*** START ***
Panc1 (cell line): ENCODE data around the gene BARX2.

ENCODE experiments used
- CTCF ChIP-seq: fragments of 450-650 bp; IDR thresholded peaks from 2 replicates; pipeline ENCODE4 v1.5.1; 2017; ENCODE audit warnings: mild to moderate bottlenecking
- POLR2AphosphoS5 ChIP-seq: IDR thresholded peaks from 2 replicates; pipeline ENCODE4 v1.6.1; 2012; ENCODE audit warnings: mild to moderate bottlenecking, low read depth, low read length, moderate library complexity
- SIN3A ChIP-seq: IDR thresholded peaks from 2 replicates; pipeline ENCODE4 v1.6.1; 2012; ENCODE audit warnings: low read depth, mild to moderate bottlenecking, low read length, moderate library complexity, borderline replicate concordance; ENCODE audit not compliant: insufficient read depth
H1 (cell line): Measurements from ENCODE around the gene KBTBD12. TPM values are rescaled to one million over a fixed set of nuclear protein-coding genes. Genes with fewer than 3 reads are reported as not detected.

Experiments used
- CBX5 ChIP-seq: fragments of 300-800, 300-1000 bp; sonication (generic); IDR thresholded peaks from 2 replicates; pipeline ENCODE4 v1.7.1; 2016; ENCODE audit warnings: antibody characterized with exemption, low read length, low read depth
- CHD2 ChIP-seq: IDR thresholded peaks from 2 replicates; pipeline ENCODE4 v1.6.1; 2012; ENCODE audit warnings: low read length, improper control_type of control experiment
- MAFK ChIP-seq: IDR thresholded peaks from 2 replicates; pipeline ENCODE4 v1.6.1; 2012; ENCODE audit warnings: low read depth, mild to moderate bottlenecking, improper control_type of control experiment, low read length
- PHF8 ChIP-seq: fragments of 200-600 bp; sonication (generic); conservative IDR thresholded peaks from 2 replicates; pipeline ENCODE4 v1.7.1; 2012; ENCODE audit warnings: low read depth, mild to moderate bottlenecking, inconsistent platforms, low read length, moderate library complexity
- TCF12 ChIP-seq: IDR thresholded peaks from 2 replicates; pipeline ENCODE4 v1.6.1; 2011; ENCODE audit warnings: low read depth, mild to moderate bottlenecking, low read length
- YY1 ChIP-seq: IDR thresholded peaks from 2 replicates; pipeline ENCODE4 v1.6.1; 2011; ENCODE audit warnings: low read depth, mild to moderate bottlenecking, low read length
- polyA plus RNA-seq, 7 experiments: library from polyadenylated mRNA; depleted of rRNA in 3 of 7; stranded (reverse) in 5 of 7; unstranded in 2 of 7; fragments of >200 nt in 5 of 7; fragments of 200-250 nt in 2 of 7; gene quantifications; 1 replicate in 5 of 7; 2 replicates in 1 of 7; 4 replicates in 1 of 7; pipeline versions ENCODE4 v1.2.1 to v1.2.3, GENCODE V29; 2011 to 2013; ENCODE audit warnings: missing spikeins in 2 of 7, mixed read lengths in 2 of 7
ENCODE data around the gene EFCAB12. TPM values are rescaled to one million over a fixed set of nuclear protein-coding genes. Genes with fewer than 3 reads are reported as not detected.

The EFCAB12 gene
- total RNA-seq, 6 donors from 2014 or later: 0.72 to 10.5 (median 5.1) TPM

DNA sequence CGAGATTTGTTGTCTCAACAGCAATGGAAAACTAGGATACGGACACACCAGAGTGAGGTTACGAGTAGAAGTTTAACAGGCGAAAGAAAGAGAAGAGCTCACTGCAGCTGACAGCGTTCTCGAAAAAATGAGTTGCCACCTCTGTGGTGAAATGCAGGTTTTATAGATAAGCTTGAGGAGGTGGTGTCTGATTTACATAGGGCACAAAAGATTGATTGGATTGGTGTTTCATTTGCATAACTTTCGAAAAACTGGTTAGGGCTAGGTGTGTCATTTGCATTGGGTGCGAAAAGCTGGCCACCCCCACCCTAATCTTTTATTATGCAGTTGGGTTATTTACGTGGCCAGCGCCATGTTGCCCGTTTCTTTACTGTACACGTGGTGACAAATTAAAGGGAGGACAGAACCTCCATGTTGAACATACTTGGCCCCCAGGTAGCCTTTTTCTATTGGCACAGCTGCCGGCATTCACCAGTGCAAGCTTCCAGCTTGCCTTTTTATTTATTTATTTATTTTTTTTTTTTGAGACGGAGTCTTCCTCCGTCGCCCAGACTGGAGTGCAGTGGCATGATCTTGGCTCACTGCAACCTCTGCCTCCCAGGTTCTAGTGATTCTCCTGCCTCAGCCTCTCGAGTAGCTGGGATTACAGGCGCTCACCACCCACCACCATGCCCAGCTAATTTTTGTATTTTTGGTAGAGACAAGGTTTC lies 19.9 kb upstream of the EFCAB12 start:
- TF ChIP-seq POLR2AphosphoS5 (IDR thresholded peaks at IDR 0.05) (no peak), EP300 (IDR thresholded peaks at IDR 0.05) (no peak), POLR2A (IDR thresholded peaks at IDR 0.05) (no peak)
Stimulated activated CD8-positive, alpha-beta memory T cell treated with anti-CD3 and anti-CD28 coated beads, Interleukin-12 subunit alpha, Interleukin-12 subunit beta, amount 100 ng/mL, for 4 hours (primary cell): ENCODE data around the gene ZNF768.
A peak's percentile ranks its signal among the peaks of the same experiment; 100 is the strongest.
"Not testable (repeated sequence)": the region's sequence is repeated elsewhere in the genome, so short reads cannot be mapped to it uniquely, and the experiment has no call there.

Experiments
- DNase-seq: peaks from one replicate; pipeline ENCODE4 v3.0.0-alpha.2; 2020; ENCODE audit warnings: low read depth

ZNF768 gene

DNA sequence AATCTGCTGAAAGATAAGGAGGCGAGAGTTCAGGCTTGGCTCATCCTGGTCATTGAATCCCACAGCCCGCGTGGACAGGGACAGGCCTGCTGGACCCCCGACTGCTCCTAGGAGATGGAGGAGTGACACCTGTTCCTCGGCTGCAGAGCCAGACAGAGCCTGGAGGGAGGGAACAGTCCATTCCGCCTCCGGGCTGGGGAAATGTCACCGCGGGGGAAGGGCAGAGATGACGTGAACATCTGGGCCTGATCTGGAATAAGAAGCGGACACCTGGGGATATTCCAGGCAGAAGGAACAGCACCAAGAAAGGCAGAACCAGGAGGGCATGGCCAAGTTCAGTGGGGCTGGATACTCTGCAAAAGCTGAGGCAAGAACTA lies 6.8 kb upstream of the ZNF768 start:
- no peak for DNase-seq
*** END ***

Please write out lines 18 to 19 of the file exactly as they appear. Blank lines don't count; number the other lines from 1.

DNA sequence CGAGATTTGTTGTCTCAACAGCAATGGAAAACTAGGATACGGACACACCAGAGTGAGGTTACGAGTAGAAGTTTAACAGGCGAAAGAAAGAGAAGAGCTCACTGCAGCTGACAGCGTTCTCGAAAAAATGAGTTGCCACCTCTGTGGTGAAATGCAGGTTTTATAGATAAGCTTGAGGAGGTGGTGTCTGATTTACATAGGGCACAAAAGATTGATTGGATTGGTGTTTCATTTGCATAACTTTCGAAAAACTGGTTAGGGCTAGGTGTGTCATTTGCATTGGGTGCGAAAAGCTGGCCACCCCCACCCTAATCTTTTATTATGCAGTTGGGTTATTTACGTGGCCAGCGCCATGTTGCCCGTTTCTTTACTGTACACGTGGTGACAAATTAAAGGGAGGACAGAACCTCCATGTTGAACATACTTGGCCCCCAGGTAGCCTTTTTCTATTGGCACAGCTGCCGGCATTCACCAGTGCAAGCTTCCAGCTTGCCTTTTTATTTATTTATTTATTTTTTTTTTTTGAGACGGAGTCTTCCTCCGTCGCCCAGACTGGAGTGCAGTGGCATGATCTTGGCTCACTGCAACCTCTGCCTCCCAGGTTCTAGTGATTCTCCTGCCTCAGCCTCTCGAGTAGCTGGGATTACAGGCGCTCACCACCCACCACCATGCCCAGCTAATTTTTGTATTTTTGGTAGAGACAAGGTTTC lies 19.9 kb upstream of the EFCAB12 start:
- TF ChIP-seq POLR2AphosphoS5 (IDR thresholded peaks at IDR 0.05) (no peak), EP300 (IDR thresholded peaks at IDR 0.05) (no peak), POLR2A (IDR thresholded peaks at IDR 0.05) (no peak)